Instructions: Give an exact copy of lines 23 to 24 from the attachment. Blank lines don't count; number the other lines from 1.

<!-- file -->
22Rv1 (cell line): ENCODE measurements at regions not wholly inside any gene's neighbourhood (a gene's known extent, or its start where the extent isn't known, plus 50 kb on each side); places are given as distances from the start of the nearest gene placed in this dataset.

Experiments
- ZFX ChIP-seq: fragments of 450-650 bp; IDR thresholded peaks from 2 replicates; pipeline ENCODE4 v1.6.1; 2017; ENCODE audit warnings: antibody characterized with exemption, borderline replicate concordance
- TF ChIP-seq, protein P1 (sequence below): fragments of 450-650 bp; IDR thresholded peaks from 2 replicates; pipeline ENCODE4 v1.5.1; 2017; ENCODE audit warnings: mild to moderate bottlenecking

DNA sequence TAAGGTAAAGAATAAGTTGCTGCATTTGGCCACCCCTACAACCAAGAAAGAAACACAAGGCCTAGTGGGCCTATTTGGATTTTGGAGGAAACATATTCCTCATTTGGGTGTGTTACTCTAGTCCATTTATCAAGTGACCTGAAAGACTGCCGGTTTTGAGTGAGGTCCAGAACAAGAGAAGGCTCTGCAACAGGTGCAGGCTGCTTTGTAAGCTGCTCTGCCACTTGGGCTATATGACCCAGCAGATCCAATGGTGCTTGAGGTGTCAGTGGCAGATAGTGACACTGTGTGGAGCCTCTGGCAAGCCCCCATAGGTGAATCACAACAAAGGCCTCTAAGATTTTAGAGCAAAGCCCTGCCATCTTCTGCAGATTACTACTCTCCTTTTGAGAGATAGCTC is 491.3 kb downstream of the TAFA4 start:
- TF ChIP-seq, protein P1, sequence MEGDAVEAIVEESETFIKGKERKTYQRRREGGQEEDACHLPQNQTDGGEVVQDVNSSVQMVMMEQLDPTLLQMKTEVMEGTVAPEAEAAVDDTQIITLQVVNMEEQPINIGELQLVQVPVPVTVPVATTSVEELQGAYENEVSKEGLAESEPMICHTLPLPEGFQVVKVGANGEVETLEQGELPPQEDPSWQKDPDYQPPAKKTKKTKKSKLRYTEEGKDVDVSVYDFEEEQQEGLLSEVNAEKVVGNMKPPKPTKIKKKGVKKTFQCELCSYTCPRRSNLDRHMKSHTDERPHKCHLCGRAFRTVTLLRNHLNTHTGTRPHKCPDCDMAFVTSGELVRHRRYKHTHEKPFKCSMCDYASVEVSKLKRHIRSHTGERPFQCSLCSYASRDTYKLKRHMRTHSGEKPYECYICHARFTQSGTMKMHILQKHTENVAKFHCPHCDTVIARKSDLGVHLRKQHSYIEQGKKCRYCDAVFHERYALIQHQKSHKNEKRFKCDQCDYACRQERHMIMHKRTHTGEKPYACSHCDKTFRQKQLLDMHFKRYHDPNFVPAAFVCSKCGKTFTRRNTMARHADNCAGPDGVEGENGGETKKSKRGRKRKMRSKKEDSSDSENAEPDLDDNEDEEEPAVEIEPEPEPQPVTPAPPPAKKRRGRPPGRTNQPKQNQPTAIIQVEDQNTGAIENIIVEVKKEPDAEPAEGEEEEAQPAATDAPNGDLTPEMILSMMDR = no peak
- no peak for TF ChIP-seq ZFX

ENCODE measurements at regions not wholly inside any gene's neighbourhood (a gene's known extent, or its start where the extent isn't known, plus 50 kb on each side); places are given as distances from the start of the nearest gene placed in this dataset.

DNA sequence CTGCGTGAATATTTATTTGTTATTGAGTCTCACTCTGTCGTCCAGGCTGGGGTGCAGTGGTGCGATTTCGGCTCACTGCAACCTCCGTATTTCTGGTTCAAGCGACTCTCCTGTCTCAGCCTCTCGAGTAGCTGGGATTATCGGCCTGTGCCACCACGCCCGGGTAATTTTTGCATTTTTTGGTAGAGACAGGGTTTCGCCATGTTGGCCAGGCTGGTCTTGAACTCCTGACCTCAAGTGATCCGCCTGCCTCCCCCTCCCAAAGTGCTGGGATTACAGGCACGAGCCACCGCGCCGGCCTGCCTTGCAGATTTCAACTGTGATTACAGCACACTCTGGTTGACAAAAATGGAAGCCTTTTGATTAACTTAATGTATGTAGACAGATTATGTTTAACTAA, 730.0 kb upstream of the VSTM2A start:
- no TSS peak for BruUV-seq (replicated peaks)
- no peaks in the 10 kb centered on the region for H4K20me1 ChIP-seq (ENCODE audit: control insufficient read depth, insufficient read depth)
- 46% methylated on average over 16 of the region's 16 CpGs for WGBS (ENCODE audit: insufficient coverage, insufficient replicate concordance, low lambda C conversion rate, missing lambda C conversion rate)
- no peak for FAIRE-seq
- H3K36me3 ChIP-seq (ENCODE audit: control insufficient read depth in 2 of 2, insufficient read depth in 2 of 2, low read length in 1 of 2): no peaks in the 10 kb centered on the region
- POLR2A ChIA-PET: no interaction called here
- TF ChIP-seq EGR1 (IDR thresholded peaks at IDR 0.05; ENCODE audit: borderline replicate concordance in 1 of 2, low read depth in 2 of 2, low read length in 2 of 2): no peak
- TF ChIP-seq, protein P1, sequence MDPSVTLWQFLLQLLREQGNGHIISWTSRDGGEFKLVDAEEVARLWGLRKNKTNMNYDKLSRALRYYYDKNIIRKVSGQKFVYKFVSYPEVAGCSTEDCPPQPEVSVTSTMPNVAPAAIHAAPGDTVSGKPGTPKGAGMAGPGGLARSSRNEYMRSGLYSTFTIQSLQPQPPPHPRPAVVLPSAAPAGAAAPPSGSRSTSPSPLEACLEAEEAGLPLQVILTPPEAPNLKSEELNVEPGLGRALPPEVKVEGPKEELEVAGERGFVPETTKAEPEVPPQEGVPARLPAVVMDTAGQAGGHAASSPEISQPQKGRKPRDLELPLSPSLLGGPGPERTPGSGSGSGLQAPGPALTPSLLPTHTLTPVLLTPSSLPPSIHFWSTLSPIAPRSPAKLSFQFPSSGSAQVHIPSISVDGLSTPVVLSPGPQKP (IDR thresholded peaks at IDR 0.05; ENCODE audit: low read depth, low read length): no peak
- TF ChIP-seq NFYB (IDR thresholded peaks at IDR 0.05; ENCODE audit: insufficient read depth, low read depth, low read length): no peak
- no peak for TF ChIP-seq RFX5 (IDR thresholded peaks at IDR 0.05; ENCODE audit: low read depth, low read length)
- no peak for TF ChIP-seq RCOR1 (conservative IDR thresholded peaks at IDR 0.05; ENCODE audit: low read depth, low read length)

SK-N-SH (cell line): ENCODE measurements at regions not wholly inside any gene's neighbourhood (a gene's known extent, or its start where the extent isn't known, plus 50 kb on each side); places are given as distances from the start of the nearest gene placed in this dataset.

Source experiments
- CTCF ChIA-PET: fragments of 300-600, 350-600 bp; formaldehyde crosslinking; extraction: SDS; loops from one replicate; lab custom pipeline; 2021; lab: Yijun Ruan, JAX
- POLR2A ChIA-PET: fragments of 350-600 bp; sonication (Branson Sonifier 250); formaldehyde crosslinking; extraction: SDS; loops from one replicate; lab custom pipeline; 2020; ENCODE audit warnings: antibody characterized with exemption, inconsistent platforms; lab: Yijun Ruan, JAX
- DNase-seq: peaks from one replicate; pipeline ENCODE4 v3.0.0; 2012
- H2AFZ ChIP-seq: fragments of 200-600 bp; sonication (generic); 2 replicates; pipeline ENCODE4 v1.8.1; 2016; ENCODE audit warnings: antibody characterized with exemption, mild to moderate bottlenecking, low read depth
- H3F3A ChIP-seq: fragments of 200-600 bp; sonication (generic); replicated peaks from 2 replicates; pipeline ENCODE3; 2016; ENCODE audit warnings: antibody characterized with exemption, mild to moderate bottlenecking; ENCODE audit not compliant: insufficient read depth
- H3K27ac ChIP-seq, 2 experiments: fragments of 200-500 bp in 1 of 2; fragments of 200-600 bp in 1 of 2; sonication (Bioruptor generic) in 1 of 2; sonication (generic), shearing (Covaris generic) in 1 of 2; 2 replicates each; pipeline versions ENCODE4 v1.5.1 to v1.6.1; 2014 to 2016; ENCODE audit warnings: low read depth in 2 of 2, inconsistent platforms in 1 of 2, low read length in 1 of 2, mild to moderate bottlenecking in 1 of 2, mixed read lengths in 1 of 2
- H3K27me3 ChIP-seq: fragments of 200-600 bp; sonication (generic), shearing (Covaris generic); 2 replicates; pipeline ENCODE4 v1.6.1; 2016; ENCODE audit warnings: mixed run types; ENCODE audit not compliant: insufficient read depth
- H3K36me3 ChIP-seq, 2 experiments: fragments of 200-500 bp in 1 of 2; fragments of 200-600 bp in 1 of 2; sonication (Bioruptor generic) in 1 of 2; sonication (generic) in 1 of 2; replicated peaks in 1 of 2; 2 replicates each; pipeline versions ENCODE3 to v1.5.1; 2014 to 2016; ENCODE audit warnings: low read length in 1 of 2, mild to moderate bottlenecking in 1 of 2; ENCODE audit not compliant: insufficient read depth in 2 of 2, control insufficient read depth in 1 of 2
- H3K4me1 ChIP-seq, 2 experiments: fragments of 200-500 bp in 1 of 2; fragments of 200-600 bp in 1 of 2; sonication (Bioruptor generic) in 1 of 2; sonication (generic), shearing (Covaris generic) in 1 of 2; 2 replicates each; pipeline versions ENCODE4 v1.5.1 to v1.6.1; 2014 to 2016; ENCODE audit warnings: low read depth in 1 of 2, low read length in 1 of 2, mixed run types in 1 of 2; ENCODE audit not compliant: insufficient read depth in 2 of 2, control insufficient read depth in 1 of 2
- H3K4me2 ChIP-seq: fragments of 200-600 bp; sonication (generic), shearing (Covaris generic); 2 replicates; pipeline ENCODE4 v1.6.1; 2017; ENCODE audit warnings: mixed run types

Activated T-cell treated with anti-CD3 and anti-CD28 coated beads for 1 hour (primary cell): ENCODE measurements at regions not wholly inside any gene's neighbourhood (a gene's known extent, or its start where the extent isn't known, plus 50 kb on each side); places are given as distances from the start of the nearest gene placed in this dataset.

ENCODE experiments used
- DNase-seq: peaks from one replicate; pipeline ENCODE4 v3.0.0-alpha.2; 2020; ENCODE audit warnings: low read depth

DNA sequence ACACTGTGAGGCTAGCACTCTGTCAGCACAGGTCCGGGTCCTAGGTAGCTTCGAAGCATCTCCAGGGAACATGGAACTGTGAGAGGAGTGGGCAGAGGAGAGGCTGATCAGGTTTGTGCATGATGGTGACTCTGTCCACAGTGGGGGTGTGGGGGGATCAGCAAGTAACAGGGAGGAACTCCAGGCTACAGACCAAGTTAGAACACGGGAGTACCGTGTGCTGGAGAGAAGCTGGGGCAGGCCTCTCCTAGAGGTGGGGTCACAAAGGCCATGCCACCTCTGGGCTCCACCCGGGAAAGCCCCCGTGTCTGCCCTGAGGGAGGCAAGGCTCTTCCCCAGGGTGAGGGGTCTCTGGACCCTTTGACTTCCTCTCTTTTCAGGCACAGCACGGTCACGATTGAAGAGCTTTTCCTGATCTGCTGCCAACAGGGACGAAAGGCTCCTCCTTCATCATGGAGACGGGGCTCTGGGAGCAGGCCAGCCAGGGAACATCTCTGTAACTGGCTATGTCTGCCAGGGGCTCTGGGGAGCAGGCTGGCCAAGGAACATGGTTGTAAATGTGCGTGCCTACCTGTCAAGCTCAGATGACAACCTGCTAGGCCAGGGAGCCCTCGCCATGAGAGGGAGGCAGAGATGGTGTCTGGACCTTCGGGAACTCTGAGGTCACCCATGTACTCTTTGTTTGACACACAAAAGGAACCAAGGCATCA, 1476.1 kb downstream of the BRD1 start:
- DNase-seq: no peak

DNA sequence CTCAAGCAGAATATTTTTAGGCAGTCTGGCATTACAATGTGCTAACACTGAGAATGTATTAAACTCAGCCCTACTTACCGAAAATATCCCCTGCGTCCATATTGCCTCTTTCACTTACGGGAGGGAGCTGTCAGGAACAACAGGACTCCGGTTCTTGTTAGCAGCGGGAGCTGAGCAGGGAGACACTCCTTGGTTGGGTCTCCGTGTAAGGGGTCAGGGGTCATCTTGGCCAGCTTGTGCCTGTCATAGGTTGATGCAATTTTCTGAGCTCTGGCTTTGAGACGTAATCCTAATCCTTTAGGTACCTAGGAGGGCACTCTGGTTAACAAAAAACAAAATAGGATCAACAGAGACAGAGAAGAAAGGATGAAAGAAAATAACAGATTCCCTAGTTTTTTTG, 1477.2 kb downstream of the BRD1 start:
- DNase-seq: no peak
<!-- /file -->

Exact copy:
- CTCF ChIA-PET: fragments of 300-600, 350-600 bp; formaldehyde crosslinking; extraction: SDS; loops from one replicate; lab custom pipeline; 2021; lab: Yijun Ruan, JAX
- POLR2A ChIA-PET: fragments of 350-600 bp; sonication (Branson Sonifier 250); formaldehyde crosslinking; extraction: SDS; loops from one replicate; lab custom pipeline; 2020; ENCODE audit warnings: antibody characterized with exemption, inconsistent platforms; lab: Yijun Ruan, JAX